A couple of important notes about rolling other debts into home equity loans. On the one hand, they are the best kind of loan because the interest is tax deductible. On the other hand, if you burden your home with too much debt, and you are unable to make your payments, you could lose your house. I asked loan officer Aimee Johnson why she felt comfortable offering the home equity loan as a debt management tool in the Gunn's case. She explained that they have a healthy loan-to-value ratio of about 50 percent. They have been making payments on their home since 1999 and it has also gone up in value since then (despite a dip in 2008) so they have already paid off about half the value of their house. That gives them a lot of equity to tap into. The Credit Union also structured this second home equity loan as a three-year loan, so the debts are put to rest quickly and efficiently. That way there is less time for something to go wrong.
Do these offers seem over-the-top generous? Oswego County Federal Credit Union CEO Bill Carhart assured me that his people provide affordable products like these to their members all the time. It's startling in an era when many people are frustrated with big banks, but it makes sense when you consider that credit unions are non-profit companies essentially owned by their members. If you do not belong to a credit union you are missing out. And contrary to popular belief, they are not hard to join. It used to be that you had to work for a certain company or be related to someone who did, but now there are all sorts of creative ways to join. To find a credit union near you, visit www.FindACreditUnion.com.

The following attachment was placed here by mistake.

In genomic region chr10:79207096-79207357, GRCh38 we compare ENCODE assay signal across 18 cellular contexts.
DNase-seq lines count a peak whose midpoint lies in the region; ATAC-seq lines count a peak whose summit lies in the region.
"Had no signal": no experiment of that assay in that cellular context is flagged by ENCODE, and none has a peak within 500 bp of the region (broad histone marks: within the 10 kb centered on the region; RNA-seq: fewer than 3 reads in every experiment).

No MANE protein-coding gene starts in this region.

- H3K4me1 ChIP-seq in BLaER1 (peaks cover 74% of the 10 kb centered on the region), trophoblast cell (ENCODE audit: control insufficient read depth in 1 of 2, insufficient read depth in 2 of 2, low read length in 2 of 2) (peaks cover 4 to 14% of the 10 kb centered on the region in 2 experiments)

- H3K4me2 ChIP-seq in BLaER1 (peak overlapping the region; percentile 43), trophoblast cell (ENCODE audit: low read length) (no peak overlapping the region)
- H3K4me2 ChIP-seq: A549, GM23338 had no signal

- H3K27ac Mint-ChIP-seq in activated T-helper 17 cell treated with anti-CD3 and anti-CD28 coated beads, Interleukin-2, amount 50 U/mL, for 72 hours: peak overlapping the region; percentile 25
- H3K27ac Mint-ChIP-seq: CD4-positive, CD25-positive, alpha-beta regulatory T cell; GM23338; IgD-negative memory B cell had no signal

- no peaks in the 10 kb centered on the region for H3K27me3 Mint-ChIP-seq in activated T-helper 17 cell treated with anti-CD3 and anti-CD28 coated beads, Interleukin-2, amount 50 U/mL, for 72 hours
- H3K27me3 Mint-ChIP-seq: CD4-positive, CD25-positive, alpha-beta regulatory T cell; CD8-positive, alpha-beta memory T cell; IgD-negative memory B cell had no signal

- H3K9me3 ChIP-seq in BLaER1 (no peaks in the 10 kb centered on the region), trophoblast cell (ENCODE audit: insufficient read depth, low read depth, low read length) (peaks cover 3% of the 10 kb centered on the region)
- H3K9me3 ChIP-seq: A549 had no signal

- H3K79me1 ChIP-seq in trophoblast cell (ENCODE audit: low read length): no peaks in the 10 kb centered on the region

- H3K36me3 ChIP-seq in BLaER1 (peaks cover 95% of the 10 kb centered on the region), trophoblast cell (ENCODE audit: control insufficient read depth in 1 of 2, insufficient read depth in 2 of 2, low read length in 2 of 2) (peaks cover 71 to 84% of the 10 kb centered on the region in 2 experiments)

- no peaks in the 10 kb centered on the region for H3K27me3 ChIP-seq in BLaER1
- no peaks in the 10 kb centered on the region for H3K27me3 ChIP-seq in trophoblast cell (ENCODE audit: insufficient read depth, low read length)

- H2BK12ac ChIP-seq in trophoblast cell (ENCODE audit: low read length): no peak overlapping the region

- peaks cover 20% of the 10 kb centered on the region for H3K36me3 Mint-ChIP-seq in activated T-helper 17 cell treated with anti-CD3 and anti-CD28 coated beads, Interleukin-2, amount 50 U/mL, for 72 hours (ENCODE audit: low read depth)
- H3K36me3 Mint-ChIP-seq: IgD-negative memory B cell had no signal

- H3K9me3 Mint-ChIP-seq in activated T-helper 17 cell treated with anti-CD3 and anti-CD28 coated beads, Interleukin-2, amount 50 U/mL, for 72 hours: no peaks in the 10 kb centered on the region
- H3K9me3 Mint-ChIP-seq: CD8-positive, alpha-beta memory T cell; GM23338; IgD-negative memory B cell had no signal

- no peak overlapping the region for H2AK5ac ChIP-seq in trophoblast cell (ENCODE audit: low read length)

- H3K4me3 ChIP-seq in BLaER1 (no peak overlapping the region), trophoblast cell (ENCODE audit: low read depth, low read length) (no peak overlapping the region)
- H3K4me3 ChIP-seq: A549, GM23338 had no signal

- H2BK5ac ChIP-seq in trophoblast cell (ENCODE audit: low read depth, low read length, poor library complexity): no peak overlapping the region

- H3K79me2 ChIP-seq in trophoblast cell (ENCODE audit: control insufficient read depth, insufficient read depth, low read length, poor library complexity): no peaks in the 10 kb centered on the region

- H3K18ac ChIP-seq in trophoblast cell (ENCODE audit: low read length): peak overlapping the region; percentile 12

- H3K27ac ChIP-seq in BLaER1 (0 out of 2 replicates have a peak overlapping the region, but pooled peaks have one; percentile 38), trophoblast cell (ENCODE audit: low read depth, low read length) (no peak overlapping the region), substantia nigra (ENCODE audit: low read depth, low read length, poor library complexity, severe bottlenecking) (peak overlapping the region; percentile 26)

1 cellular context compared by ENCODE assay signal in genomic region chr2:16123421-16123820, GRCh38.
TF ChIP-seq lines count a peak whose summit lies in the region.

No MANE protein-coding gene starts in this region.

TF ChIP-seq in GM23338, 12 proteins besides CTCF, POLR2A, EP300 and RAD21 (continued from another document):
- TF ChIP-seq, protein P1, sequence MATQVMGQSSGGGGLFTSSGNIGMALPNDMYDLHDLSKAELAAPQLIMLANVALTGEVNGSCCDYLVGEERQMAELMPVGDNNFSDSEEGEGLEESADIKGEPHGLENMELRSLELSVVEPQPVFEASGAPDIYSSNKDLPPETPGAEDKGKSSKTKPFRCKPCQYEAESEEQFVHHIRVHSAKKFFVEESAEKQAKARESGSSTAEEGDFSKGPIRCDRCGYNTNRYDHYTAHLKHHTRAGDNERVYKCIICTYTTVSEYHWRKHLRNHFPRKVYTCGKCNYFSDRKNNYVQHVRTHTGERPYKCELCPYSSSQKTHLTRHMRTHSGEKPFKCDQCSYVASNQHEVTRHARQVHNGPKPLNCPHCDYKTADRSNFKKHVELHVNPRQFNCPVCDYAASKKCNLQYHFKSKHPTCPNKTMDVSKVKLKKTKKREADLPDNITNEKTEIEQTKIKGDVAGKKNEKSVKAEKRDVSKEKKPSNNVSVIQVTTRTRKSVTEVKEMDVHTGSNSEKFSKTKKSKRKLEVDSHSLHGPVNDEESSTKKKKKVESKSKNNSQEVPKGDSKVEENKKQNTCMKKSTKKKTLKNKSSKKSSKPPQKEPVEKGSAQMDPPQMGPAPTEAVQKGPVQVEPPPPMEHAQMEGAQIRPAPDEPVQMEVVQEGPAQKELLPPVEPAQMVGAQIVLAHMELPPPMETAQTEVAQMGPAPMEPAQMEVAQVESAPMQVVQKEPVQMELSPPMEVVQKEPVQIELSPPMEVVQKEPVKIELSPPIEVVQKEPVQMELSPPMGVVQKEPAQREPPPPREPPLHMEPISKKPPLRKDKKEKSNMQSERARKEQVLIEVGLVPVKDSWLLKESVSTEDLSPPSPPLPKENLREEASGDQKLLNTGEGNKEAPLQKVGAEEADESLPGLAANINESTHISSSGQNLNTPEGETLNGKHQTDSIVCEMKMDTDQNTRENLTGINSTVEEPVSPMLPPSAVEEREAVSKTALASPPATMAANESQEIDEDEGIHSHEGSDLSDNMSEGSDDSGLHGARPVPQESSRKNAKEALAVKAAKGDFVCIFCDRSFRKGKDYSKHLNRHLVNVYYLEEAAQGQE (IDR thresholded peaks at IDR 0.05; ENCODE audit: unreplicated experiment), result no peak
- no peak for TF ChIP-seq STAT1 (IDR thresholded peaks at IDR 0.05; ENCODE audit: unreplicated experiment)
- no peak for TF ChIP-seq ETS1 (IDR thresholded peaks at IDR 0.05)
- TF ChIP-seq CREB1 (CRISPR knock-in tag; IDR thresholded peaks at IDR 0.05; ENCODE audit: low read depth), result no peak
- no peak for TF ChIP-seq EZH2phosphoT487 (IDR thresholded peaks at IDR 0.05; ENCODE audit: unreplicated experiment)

There is one final savings strategy I suggested to the Gunns that I did not cover on the air because the precise savings figure is hard to predict. I want them to appeal their property tax assessment. Here's why. Using addictive real estate website www.Zillow.com, I checked twenty different properties on their same block and only two were assessed for more than theirs – and both were far bigger. I also spotted several that are very similar in size and amenities but are assessed for much less. And I found a recent comparable sale that should be very helpful: a house a couple blocks over that has 3 bedrooms and 2 baths just like theirs just sold for only $40,000, even though homes in the neighborhood generally go for $100,000 plus. Very few people appeal their property taxes, and this is how you do it, by analyzing neighboring assessments and recent sales. If the Gunns can knock $15,000 off their assessed value, they will save $517 each and every year. And there's one other benefit to a successful appeal: it resets your rate, so that even when your assessment starts to creep up again, it is a creeping from a lower point.
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